UPS steps into clinical trial materials management

Pharmaceutical CommercePharmaceutical Commerce - September/October 2016

Emphasis is on cold chain capabilities, dedicated global network

A “significant global expansion” of logistics services for clinical trial materials (CTMs) has been announced by UPS Healthcare Logistics. The company says that its existing healthcare logistics network—one of the world’s largest—now includes “easy-to-use shipping system for clinical investigator sites; an expansion of the healthcare control tower network, package intercept and re-icing capabilities; and upgraded operations to move temperature-sensitive biological specimens in and out of more than 60 countries more efficiently.”

Clients will be able to make use of a variety of UPS branded services, including: UPS Temperature True, UPS Proactive Response, UPS WorldShip, UPS Quantum View and other portfolios that leverage expertise in packaging, labeling, monitoring, and storage capabilities. The company’s network includes over 50 dedicated distribution centers, most of which handle high volumes of commercial deliveries currently.

The CTM market is evolving as new therapies—especially those involving live tissues and stem cells—become a hot area for pharma R&D and commercialization. Clinical trial managers have traditionally depended on express courier services for deliveries, but as the volumes of materials have mounted, that becomes a more significant component of trial budgets. Global UPS rivals like DHL and FedEx have also been active players in the CTM market. This evolving market dynamic was also the justification for AmerisourceBergen’s acquisition of World Courier in 2012; World Courier is now stepping more deeply into commercial deliveries alongside its CTM work.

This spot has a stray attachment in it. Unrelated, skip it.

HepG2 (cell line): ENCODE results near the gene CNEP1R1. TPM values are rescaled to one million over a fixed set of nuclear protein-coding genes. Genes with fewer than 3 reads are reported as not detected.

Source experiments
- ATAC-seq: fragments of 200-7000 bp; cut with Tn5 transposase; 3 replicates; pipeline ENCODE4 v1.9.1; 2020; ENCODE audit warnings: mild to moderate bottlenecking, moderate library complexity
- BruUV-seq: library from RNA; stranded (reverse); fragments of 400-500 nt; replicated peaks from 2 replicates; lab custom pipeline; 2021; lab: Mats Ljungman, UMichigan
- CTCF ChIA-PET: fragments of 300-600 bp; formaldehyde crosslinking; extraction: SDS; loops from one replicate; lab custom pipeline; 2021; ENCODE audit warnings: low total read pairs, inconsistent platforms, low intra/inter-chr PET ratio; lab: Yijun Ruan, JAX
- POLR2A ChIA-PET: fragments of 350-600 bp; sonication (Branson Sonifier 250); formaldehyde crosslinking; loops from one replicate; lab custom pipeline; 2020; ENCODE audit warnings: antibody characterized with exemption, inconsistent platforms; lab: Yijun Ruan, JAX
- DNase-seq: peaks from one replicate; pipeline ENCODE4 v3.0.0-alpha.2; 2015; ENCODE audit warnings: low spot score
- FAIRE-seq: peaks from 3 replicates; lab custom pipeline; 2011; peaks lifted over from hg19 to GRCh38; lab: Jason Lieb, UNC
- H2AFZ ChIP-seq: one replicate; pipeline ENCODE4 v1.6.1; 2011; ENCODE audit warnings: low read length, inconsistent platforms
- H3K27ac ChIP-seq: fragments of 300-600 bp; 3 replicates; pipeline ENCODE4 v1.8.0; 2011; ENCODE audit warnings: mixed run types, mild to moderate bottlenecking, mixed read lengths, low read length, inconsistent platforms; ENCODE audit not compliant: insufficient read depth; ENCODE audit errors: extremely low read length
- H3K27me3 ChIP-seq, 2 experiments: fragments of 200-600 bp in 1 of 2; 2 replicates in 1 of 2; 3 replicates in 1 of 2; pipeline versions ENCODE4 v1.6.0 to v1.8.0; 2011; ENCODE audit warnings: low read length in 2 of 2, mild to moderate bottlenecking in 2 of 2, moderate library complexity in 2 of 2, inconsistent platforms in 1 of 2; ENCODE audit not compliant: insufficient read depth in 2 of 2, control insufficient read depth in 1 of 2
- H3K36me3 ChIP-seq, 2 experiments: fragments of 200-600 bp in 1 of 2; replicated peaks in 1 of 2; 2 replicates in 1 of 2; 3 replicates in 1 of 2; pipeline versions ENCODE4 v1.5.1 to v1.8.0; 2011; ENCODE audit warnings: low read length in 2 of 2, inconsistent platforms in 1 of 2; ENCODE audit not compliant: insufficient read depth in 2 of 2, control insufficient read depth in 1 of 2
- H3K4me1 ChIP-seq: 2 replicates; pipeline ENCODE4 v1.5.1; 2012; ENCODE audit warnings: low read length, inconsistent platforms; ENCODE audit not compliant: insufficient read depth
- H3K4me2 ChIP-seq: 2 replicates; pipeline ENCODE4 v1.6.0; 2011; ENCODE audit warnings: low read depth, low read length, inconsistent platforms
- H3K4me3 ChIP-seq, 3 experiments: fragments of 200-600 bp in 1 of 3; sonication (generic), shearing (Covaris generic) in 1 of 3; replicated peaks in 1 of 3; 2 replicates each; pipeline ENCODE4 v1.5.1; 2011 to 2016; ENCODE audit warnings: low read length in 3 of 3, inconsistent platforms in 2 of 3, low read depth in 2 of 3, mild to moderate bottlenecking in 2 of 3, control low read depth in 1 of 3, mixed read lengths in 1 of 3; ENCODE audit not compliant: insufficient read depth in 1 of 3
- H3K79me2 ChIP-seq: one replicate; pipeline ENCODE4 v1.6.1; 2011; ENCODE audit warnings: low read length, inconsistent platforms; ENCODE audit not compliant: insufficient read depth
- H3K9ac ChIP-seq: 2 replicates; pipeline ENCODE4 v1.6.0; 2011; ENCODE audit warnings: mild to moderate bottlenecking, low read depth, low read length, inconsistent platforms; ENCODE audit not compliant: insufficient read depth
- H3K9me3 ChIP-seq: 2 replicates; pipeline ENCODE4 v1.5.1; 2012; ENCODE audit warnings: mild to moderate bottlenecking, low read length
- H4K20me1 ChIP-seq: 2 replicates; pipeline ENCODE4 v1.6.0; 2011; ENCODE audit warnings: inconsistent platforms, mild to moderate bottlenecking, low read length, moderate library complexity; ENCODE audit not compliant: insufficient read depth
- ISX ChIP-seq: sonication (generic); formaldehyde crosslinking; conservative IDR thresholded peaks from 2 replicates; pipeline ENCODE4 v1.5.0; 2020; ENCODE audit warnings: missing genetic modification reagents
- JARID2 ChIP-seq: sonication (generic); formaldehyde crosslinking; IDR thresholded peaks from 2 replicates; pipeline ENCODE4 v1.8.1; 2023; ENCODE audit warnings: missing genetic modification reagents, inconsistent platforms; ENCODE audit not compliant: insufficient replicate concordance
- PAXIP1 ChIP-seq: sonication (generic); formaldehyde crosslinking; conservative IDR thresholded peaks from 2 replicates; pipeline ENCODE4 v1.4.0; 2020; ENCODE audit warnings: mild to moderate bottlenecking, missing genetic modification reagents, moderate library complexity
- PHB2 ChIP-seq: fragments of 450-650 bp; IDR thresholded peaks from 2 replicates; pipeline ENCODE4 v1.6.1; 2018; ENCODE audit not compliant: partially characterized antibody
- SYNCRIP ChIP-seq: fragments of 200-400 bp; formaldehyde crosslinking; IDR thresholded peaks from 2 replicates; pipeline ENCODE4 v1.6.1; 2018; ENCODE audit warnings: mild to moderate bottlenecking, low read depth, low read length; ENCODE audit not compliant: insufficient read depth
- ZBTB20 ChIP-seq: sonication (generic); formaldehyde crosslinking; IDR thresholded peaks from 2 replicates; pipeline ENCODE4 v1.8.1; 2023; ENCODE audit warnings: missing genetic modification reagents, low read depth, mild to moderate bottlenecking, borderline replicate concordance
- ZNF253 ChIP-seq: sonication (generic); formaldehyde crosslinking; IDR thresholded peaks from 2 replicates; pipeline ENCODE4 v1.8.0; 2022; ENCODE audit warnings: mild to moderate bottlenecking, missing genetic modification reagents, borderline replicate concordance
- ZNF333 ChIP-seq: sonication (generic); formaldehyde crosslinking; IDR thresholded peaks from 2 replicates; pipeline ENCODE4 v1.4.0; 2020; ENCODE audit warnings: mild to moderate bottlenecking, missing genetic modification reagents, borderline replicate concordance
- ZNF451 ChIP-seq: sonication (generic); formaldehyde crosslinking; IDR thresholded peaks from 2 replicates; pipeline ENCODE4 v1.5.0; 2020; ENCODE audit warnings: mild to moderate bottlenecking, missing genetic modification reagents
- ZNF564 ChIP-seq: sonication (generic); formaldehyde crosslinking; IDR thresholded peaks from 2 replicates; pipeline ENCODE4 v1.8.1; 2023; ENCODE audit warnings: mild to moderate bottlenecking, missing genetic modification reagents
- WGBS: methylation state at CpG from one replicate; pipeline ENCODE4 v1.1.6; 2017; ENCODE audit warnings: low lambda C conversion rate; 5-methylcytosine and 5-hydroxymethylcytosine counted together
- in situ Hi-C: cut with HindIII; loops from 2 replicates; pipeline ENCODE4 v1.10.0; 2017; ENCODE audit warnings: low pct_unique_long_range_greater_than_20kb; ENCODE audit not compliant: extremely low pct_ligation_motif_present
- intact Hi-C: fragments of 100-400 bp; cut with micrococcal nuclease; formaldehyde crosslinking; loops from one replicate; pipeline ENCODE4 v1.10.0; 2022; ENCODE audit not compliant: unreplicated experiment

There are two key challenges for commercial distributors and freight forwarders in the CTM market: the higher preponderance of cryogenic shipments (as compared to the 2-8°C refrigerated temperature regime for most biotech products and vaccines); and the need to be able to deliver to investigator sites—even to individual patients’ homes—as compared to warehouse-to-stockroom deliveries to pharmacies or hospitals. On the flip side, the large commercial distributors have the advantage of a fully integrated network; in this case, a UPS truck picking up a shipment, passing it to a UPS distribution center, onto UPS planes and then making final deliveries with UPS employees. (It should be noted, though, that the express delivery companies like Marken and QuickSTAT have their own integrated services; and that the global freight forwarders make regular use of third parties.)

“Our cost-effective portfolio streamlines logistics for clinical trials into one global network across sometimes remote, hard-to-reach locations,” said Habib N’Konou, UPS senior operations director for clinical trials, in a statement. “With drug research taking years at a cost in the billions, a product loss or damage, including falling out of temperature range, could mean a costly setback. Our recent improvements to our network can help reduce product loss or damage.”

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